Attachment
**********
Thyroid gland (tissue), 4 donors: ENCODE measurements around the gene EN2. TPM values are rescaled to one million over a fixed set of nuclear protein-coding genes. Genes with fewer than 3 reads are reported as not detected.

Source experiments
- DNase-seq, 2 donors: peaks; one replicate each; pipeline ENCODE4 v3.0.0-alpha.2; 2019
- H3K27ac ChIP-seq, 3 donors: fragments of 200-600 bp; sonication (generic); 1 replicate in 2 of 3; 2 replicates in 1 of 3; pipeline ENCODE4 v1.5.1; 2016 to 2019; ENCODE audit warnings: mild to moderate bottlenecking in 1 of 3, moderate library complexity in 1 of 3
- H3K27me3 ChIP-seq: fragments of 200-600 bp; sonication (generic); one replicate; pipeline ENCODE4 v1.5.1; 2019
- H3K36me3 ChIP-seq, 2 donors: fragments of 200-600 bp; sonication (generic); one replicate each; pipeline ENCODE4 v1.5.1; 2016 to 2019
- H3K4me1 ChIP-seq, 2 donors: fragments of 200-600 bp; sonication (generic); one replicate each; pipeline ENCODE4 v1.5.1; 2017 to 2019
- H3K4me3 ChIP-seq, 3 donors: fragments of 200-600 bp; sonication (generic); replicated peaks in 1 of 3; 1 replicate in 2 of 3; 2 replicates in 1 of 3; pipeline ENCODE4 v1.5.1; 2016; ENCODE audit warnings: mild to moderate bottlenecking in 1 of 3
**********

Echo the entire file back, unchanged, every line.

Thyroid gland (tissue), 4 donors: ENCODE measurements around the gene EN2. TPM values are rescaled to one million over a fixed set of nuclear protein-coding genes. Genes with fewer than 3 reads are reported as not detected.

Source experiments
- DNase-seq, 2 donors: peaks; one replicate each; pipeline ENCODE4 v3.0.0-alpha.2; 2019
- H3K27ac ChIP-seq, 3 donors: fragments of 200-600 bp; sonication (generic); 1 replicate in 2 of 3; 2 replicates in 1 of 3; pipeline ENCODE4 v1.5.1; 2016 to 2019; ENCODE audit warnings: mild to moderate bottlenecking in 1 of 3, moderate library complexity in 1 of 3
- H3K27me3 ChIP-seq: fragments of 200-600 bp; sonication (generic); one replicate; pipeline ENCODE4 v1.5.1; 2019
- H3K36me3 ChIP-seq, 2 donors: fragments of 200-600 bp; sonication (generic); one replicate each; pipeline ENCODE4 v1.5.1; 2016 to 2019
- H3K4me1 ChIP-seq, 2 donors: fragments of 200-600 bp; sonication (generic); one replicate each; pipeline ENCODE4 v1.5.1; 2017 to 2019
- H3K4me3 ChIP-seq, 3 donors: fragments of 200-600 bp; sonication (generic); replicated peaks in 1 of 3; 1 replicate in 2 of 3; 2 replicates in 1 of 3; pipeline ENCODE4 v1.5.1; 2016; ENCODE audit warnings: mild to moderate bottlenecking in 1 of 3